The sex-change fad

AT TIMES, I am so perceptive I stun myself.

Last week, I left a comment on someone else’s blog to the effect that sex change, or transgendering in NewSpeak, has become a fad. That inspired another reader to call me a rude word. I am unrepentant. I had no specific evidence, but I keep my ears to the ground on cultural issues, and the ground had told me that transgendering is now a fad.

New ImageAnd, by Jove, a few days later the New York Post published a piece on this very topic, that transgendering has skyrocketed in the Western world over the past 10 years, especially among teenage girls, that demographic most susceptible to fads.

And schools, radical as they now are, push this issue.

Public schools peddle gender ideology with a fervor that would make a preacher blush. — Abigail Shrier in the New York Post.

Did you know that some schools stage assemblies to celebrate “gender journeys”?

Good God Almighty!

Not just schools but social media “gurus” promote this. The teen years are difficult at best, and the considerable angst felt by adolescent girls hitting puberty is now being used by the nuttier elements of society, especially the LGBT people. Between 2016 and 2017, the number of gender surgeries for girls quadrupled in the United States. In the United Kingdom, “gender dysphoria” among teen girls increased 4,400 percent in a decade.

The girls are not coming up with this nincompoopery on their own.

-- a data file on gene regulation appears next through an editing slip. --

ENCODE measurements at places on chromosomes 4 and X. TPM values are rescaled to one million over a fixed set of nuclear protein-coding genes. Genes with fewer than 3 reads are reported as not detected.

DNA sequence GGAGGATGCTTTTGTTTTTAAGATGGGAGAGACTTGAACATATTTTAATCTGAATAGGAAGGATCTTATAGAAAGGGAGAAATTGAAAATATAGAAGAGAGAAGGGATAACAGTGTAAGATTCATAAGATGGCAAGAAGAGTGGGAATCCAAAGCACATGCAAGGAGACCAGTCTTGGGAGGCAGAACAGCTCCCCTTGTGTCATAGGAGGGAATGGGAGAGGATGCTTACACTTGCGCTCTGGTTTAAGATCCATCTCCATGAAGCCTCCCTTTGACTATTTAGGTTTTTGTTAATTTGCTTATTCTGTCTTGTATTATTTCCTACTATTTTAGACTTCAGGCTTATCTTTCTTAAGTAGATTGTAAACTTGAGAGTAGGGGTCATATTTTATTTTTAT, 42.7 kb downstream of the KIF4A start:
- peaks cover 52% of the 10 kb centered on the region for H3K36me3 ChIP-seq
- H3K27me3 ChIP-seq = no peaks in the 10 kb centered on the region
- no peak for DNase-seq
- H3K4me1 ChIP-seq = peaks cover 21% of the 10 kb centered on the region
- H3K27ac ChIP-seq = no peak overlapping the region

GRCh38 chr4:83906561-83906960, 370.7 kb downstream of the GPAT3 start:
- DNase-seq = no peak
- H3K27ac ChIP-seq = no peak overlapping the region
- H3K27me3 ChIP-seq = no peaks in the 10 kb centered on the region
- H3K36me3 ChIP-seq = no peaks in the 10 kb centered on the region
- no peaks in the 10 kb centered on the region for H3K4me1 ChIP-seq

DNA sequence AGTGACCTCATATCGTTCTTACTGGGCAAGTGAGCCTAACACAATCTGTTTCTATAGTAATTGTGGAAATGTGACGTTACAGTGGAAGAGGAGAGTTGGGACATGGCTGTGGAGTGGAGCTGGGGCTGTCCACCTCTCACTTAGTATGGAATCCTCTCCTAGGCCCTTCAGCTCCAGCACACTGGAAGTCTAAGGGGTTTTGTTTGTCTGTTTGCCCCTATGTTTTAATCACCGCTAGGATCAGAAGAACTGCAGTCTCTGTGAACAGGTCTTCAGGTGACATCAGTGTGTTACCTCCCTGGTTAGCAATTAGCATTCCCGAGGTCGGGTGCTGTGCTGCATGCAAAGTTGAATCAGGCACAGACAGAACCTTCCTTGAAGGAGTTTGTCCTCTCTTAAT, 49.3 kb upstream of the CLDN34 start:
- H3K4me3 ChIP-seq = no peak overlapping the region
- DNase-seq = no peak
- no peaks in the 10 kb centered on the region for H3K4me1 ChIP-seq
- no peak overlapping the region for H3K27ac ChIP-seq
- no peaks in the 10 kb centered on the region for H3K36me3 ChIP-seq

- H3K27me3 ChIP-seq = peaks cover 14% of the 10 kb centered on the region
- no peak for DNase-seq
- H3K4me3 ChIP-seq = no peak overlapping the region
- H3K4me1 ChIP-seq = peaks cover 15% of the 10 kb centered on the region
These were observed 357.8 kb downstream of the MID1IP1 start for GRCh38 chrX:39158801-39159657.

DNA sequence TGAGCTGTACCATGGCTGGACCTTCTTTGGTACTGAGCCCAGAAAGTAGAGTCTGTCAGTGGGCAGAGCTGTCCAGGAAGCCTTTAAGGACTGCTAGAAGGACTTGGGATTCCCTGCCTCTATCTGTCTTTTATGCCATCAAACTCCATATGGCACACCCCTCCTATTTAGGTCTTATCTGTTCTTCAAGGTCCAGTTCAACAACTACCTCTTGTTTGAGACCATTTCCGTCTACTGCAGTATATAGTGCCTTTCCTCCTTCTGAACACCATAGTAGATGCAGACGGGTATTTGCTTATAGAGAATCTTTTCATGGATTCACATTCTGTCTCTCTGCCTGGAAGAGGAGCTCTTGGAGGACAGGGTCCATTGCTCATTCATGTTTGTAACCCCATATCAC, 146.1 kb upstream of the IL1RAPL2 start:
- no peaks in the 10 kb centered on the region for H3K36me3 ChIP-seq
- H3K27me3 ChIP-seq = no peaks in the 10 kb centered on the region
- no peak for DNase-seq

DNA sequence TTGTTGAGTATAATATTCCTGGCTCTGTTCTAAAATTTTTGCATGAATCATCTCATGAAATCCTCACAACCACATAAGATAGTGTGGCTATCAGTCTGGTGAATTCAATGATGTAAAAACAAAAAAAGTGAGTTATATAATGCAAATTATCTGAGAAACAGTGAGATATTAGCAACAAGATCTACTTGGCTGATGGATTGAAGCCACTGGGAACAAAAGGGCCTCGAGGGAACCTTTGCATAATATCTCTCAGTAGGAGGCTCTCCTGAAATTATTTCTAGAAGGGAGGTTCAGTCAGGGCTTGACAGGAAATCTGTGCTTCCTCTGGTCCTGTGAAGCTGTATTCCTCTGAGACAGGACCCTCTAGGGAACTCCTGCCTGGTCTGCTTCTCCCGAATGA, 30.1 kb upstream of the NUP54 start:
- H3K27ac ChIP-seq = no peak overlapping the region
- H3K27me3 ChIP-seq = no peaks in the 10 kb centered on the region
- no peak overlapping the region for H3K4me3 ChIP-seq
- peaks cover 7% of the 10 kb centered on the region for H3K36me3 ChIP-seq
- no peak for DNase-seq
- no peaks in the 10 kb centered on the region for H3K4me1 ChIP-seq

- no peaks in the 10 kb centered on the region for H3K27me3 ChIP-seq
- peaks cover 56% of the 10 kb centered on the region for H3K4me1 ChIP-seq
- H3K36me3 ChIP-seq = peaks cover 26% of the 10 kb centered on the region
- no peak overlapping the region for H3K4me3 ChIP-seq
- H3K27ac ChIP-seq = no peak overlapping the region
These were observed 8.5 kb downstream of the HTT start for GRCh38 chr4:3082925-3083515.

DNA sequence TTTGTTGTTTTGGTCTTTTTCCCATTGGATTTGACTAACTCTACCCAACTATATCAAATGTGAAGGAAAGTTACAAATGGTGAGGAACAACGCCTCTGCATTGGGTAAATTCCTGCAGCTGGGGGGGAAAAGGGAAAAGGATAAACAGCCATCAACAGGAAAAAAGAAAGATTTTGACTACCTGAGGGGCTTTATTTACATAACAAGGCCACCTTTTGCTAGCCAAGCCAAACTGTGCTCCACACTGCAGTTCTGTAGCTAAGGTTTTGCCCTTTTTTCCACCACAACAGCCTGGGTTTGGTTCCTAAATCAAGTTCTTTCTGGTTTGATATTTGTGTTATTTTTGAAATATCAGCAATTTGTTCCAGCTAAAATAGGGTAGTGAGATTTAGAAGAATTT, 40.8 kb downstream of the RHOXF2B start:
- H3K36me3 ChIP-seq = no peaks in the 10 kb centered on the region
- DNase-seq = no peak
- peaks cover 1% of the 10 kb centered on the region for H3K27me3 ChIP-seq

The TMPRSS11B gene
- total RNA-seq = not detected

You can read the disturbing piece in the New York Post right here.

14 thoughts on “The sex-change fad

  1. Some good points made in that article. Having some experience with that age group in a past life as a secondary school teacher, I could build quite a list of candidates for this current mind training (had it existed back in the ’60s), that in a small, rural community with extremely close-knit families. We had lots of “tom boys” who were quite adept in that role and appeared happy in it. We certainly had some girls who were not comfortable in their feminine selves. They did not have the current option(s) and made it through quite fine.

    We had a few “sissy boys,” to use the term of the time, to complement the lists.

    A few short years later in that same setting “lesbianism” became a thing among the high school girls. My grandsons had the experience(s) associated with that.

    My comments have this simple point: Things have changed. That change is mostly a result of the acceptance by the majority of us of these concepts which were in the past foreign or not-yet-invented.

    There are still two sexes. It’s a good idea to get used to yours as early in life as possible. If you can’t, don’t expect an easy time of it.

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  2. How are these “gurus” any different than the religious groups that used to do interventions and more to people who declared themselves as homosexual. With the alphabet soup of names and categories for humans today, homosexual sounds almost quaint.

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    1. Karlos: I see absolutely no similarity between religious groups’ trying (futilely in almost all cases) to “cure” gays and this PC insanity that attempts to take advantage of teens entering puberty, trying to convince them they’re of the other sex. None whatsoever.